Will Shortz, editor of the New York Times crossword puzzle, lives the geek dream of rock and roll status for nerdy achievements in Wordplay, a delightful documentary about the vocabulary (and spelling) testing puzzle and the word fiends who love them.
Who is a word fiend? Well, you have former New York Times public editor Daniel Okrent. You have Indigo Girls Amy Ray and Emily Saliers (who are sort of giggly when they talk about their experience being in the New York Times crossword). You have former president Bill Clinton and his former opponent Bob Dole. You have Jon Stewart. You have baseball player Mike Mussina. And then you have a slew of regular Joes and Janes who train all year to compete at the American Crossword Puzzle Tournament held annually at a Marriott in Stamford, Conn. (The next one will be the 30th annual competition and will take place March 23 through 25 of 2007. Go to www.crosswordtournament.com if the movie ignites a geeky passion in you.)
We see these people do the crossword and discuss the crossword and explain why the crossword (and specifically the Will Shortz directed the New York Times crosswords) are so important to them. For the daily crossword puzzler, the New York Times crossword represents sort of a mental trip to the gym, a place where the puzzler can flex different intellectual muscles and take a break from the worries of the day. For the tournament goers, the crossword has become more than just a part of their daily routine but (like runners who join clubs to prepare for marathons or bikers who hook up with touring groups) a way that they can socialize with others who have similar interests. The annual tournament as we get to see it is a blend of class reunion and hotly contested competition. Past winners who no longer place in the top tier go to see friends and new generations take first place. The event runs two days and after a first day of grueling crosswords, the puzzlers blow off steam with a talent show (which is endearing for its bookish quality).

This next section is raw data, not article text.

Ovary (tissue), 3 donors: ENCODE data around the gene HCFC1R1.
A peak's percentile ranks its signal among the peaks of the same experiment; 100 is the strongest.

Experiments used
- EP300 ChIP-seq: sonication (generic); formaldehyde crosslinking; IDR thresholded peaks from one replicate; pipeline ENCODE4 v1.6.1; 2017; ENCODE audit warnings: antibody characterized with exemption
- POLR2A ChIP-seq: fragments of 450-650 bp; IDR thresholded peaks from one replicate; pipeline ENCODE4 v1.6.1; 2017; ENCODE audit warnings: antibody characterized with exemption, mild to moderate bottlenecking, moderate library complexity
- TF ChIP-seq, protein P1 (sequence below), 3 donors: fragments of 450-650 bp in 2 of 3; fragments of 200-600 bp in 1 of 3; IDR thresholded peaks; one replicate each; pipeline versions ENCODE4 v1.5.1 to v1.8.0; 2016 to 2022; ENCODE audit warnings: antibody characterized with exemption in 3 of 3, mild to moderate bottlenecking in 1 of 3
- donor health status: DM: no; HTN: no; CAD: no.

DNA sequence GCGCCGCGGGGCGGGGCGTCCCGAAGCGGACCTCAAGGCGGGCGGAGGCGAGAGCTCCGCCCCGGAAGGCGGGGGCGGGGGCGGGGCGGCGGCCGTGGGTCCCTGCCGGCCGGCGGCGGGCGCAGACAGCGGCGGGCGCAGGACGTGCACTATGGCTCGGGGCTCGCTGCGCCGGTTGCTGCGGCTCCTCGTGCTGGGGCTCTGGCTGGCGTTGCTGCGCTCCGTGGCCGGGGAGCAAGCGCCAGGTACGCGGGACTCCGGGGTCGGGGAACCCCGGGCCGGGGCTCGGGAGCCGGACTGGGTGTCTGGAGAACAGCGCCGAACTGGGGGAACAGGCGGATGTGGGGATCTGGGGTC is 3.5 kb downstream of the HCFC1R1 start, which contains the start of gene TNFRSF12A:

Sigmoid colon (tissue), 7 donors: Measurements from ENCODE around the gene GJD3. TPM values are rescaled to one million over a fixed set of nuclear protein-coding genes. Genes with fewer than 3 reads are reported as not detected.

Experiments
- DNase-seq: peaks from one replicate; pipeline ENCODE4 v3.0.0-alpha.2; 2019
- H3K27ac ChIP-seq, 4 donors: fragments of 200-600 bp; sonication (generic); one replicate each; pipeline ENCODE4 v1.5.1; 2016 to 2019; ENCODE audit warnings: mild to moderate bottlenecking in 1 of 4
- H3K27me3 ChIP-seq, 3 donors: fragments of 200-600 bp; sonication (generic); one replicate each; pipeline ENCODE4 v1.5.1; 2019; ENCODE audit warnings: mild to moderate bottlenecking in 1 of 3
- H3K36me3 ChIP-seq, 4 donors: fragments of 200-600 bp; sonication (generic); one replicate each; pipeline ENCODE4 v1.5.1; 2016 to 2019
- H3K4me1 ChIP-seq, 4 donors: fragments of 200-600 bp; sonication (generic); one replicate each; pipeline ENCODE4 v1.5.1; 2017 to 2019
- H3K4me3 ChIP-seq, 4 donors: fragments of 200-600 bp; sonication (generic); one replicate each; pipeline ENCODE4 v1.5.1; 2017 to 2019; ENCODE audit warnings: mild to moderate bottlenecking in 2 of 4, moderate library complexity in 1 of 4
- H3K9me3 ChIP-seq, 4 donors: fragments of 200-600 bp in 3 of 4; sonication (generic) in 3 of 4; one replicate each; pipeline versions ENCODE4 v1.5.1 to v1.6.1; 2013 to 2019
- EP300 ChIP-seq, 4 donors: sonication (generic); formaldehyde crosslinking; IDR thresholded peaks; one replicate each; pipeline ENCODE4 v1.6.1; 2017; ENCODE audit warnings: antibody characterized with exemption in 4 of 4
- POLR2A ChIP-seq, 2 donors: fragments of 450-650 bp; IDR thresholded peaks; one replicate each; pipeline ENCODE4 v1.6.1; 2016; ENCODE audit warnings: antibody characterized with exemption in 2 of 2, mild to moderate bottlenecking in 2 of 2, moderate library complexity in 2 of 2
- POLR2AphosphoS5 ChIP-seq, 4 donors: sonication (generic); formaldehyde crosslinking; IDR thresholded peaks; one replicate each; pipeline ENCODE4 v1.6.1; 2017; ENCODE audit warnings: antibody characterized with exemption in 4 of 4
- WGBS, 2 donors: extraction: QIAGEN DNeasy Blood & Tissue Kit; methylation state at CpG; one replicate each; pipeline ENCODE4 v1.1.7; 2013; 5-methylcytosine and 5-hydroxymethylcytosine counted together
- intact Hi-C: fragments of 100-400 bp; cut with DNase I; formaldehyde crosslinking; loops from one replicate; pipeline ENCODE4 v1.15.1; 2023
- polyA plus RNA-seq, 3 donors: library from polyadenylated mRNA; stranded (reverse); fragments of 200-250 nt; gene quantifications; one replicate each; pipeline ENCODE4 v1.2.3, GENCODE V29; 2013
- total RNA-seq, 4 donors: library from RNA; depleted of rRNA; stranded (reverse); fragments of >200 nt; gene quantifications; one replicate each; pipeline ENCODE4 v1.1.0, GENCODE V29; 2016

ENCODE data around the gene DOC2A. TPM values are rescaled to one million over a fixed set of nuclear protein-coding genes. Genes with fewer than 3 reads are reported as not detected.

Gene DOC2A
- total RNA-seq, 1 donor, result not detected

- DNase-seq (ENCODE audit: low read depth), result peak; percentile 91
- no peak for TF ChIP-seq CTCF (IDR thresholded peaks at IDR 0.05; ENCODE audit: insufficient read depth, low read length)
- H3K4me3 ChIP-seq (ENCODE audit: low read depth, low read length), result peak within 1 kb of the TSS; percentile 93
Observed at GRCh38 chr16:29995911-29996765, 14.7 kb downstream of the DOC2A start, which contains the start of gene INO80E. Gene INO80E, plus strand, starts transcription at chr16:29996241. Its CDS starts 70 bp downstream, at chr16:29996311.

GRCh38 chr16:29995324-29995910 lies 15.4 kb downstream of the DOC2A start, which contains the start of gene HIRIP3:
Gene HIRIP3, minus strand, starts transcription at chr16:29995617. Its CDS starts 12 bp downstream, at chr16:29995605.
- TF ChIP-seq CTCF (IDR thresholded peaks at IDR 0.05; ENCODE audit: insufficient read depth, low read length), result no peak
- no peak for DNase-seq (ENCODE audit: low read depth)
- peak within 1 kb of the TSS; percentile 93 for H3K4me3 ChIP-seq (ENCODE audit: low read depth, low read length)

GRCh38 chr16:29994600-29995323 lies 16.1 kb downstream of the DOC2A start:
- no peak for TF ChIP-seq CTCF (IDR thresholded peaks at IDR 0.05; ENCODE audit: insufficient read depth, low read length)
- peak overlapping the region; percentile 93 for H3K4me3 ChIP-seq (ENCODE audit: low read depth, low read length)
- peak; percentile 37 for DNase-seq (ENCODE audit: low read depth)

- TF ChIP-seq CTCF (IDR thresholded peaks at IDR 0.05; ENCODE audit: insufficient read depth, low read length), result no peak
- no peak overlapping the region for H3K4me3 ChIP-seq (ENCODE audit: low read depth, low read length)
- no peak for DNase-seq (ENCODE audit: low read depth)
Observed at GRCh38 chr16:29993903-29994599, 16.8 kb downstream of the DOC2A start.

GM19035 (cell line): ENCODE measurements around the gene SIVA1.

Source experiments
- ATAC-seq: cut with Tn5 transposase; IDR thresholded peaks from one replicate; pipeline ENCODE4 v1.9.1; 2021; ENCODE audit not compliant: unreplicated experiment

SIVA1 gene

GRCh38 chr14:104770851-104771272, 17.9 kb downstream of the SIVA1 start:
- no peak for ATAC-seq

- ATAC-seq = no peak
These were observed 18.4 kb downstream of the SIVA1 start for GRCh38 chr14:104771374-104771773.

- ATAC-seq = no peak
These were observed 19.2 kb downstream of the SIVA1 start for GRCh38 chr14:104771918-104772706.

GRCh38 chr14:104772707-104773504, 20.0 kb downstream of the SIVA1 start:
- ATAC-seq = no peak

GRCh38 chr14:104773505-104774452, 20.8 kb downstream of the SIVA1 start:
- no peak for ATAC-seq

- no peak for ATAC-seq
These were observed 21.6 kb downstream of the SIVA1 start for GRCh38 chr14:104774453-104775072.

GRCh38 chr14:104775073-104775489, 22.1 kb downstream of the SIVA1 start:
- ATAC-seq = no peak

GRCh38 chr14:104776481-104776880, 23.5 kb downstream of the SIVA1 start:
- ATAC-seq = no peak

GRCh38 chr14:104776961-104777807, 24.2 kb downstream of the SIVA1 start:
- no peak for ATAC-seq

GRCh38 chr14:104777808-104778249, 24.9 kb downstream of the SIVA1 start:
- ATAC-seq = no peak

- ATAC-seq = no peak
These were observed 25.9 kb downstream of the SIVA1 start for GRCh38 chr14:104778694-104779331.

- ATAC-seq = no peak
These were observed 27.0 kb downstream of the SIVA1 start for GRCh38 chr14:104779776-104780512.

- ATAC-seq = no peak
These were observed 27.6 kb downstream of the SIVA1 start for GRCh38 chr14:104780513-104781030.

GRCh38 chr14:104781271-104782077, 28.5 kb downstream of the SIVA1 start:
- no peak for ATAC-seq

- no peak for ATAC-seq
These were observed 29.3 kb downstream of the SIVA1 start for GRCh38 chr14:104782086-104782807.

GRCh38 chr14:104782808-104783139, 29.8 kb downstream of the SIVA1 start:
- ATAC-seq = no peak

The film's most illuminating moments come when we meet some of the puzzle creators who Shortz edits. The processes for putting together a puzzle is engrossing and as much of a mind bender as solving them. It's a neat film moment — who would think that trying to find a word with two "y's could be as edge-of-your-seat as a Bruckheimer car chase?
What makes the movie so endearing is the way it uses standard sports documentary format (the big game, meeting the players, learning the culture of the game) to glorify something that is both universally accessible and a somewhat academic pursuit. (By the way, even if you don't live in Manhattan, you can get the New York Times crossword puzzle — for free if you only want one a week and for $34.95 per year for a daily puzzle — at www.nytimes.com/pages/crosswords/.) And, pulling it all together is the affable Shortz, who has a "favorite professor" air about him and genuine, infectious passion for what he does. A
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